Stacy L. Rush had all the makings of a typical Harvard student. She enjoyed taking biology courses and spending time at Harvard Hillel. She had even founded an officially recognized student organization. Yet when she e-mailed Organismic and Evolutionary Biology Lecturer Andrew Berry with a question about her coursework, he was perplexed.
Upon receiving the student’s e-mail, Berry looked her up on Harvard College Facebook and was surprised to find she was unlisted.
“Who are you?” he asked, bewildered, when she walked into class the next day. Laughing, Rush explained that she was a Visiting Undergraduate Student.
Rush and her fellow VUS (pronounced “vuzz” by those in the know) come to Harvard from universities around the world to study for a semester or a year. Though the VUS become involved in most aspects of Harvard life, the existence of this program remains unknown to many at the University and nearly unadvertised outside of Harvard.
GOING ABROAD—TO HARVARD
The Visiting Undergraduate Student Program allows undergraduates from any university in the world to apply to attend Harvard for one or two semesters.
Many of those who participate in this program are international students. Others come from small liberal arts schools in the U.S., and a few come from Harvard’s peer institutions—last year, one visiting student hailed from Princeton and another from Brown.
The students list a variety of reasons for coming to Harvard, but most center on academics. According to Sarah R. Cole, a lecturer on History and Literature who serves as the advising coordinator for the VUS Program, most of the international students major in economics in their home countries and hope to gain an American perspective on the field. The domestic students, she said, tend to be math or science concentrators who feel they have exhausted the course offerings in their subjects at their colleges.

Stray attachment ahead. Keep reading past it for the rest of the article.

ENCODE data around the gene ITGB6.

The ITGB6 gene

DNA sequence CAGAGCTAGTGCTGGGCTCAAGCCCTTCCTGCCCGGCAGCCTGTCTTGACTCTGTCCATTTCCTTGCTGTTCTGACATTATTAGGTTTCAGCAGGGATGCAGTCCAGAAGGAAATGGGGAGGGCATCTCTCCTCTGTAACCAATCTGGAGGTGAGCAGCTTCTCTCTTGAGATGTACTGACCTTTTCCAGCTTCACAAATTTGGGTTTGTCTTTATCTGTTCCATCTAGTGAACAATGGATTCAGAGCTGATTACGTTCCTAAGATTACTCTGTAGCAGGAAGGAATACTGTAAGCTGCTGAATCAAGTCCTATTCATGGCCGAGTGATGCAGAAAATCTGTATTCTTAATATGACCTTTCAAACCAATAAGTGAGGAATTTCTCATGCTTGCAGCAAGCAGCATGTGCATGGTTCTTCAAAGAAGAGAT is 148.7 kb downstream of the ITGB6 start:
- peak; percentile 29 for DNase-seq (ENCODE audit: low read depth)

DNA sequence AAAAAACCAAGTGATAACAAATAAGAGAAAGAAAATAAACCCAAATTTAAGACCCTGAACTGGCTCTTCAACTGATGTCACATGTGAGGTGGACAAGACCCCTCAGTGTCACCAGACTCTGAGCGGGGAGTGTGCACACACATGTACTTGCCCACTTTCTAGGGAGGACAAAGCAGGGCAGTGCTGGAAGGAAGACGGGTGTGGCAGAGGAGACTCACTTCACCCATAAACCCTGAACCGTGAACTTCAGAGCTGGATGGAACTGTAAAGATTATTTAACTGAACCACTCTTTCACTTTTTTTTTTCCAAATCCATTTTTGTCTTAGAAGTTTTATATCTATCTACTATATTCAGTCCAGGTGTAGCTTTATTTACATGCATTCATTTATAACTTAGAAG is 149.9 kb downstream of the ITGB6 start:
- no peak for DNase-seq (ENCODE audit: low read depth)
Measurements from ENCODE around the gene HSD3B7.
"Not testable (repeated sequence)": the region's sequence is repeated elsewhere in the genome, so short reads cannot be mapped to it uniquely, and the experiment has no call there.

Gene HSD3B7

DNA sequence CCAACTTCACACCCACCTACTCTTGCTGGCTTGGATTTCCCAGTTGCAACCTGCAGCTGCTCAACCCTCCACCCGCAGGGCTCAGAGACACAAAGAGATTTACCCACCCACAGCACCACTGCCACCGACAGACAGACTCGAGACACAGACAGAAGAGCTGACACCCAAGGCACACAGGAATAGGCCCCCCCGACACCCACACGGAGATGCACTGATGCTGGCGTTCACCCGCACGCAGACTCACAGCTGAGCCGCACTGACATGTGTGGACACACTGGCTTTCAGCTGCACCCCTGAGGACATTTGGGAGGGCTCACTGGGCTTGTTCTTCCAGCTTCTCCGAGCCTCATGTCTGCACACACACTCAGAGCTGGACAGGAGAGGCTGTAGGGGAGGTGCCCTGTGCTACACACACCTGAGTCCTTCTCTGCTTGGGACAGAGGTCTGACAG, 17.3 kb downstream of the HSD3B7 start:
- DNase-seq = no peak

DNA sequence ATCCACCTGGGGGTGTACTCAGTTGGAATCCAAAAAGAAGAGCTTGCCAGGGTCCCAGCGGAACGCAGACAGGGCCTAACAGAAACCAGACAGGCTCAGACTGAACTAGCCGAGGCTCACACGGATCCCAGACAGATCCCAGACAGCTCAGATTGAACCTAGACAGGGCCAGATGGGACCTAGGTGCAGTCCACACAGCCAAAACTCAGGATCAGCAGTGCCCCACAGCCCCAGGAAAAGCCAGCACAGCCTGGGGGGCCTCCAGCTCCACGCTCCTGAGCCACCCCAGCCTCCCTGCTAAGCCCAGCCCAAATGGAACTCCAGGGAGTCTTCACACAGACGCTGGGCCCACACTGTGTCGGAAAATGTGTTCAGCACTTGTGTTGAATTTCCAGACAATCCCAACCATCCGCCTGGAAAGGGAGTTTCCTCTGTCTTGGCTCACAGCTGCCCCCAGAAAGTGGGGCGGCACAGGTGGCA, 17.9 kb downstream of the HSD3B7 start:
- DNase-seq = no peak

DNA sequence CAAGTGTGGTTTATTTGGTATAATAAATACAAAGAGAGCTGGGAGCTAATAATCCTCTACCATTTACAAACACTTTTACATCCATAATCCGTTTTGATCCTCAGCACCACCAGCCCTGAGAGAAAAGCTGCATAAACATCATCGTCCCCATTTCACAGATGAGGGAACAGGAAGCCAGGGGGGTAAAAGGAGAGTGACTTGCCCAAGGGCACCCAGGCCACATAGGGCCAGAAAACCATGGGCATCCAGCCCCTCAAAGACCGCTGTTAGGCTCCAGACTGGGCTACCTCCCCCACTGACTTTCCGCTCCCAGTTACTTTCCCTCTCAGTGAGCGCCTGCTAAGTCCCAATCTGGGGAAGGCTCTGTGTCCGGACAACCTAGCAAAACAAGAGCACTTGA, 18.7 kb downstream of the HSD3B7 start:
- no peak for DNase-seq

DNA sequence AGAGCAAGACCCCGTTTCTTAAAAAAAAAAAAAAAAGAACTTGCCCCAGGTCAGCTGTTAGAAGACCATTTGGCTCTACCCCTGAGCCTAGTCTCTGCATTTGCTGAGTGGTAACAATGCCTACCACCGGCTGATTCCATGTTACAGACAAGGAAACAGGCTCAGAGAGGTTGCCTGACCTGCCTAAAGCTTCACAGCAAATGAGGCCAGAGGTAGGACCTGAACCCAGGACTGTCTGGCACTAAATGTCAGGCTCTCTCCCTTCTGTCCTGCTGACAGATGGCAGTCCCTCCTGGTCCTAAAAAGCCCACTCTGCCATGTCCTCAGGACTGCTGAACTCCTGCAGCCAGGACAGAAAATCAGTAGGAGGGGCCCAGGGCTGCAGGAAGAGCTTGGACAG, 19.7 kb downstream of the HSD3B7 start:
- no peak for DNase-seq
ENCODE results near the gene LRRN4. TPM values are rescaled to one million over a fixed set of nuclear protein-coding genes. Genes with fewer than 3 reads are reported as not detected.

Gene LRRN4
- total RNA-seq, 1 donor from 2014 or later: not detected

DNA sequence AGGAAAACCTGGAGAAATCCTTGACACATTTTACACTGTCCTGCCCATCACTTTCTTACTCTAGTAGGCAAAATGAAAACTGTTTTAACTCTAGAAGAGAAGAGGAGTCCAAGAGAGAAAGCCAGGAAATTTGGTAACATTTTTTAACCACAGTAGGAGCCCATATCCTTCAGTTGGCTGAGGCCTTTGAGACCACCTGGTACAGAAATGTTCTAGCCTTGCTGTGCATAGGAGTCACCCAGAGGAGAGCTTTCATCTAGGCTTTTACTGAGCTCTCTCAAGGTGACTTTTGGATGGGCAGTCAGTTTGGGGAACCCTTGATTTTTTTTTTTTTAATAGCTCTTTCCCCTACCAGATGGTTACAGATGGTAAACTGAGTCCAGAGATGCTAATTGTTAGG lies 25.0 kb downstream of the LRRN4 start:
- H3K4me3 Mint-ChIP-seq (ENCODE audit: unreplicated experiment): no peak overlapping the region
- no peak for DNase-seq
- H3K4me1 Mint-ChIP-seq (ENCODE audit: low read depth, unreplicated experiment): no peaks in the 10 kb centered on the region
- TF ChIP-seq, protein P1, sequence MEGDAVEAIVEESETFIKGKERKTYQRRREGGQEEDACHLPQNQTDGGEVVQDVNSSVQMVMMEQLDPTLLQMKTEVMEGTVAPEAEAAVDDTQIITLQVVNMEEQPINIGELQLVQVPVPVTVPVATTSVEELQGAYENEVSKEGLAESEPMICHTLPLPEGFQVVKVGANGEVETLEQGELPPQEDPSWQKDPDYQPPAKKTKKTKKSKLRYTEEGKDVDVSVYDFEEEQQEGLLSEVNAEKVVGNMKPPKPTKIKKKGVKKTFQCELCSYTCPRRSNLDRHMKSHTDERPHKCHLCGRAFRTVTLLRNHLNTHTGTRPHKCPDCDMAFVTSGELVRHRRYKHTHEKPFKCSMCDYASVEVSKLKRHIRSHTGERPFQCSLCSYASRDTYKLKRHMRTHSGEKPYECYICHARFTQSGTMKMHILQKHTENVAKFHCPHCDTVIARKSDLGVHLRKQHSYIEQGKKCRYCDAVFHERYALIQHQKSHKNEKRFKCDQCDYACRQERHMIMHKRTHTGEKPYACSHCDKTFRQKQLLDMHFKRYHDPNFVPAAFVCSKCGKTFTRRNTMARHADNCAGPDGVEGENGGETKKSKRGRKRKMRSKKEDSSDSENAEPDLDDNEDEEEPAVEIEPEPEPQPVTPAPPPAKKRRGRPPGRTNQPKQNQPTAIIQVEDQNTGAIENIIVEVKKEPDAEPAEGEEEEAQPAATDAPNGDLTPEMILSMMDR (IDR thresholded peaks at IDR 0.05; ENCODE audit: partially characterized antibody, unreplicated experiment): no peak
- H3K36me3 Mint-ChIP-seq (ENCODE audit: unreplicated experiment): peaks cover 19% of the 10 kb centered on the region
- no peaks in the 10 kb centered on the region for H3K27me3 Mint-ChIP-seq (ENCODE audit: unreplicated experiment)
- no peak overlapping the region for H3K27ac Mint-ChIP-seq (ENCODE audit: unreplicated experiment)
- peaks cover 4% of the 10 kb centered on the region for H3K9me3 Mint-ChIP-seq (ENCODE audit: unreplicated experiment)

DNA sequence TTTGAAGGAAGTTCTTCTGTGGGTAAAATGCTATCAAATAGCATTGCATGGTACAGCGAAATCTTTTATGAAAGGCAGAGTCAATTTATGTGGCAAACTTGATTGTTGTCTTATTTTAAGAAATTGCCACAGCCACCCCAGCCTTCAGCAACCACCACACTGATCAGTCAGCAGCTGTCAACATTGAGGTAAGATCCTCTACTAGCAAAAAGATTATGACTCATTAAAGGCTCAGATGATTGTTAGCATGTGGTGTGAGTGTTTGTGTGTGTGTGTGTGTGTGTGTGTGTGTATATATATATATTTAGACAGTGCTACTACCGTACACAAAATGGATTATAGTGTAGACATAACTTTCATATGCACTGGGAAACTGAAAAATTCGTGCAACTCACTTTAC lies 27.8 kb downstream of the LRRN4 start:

Jiajia Wang, who came from Universitat Pompeu Fabra in Barcelona, Spain to participate in the VUS Program in 2009, said that she was planning to apply to graduate programs in economics in the U.S. and wanted a preview of the American educational system.
Damie Park said she thought that Harvard would offer her more opportunities in her field of study—Women, Gender, and Sexuality—than Ewha Womans University in Korea where she was an undergraduate. Hoping to transfer to Harvard in 2008, she learned that transfer admissions had been suspended—Harvard did not accept any transfer students in 2008 and 2009—but that she could spend a year at Harvard as a VUS.
For Grant A. Justin, the VUS Program offered him “a second chance,” he said. A self-described “terrible student in high school,” he cleaned up his grades while attending the University of Oregon for a year and Montana State University for two years. Adding a year at Harvard to his resume before his final year at MSU, he said, “definitely looks good.”
The application process for visiting students is similar to the regular admissions process, but it differs in several significant ways. First, VUS can enter Harvard in either the fall or spring semesters, so applications are evaluated twice each year.
Rather than focusing on personal characteristics or experiences, the essay portion of the application asks them to “Be as specific as you can regarding your academic interests and the curriculum you expect to follow.”
And though they do have the opportunity to indulge in shopping week once they arrive on campus, prospective VUS must list in their applications the four courses that they might enroll in during their first term at Harvard.
The number of VUS applications and the admissions rate for the program contrast starkly with the Harvard admissions norm. Whereas 614 students applied for transfer admission and over 30,000 sought regular admission in fall 2010, just 47 applied for the VUS Program. Of those applicants, 32 were admitted, and 30 decided to attend—21 are here for just the fall semester, and 9 will stay for the full year.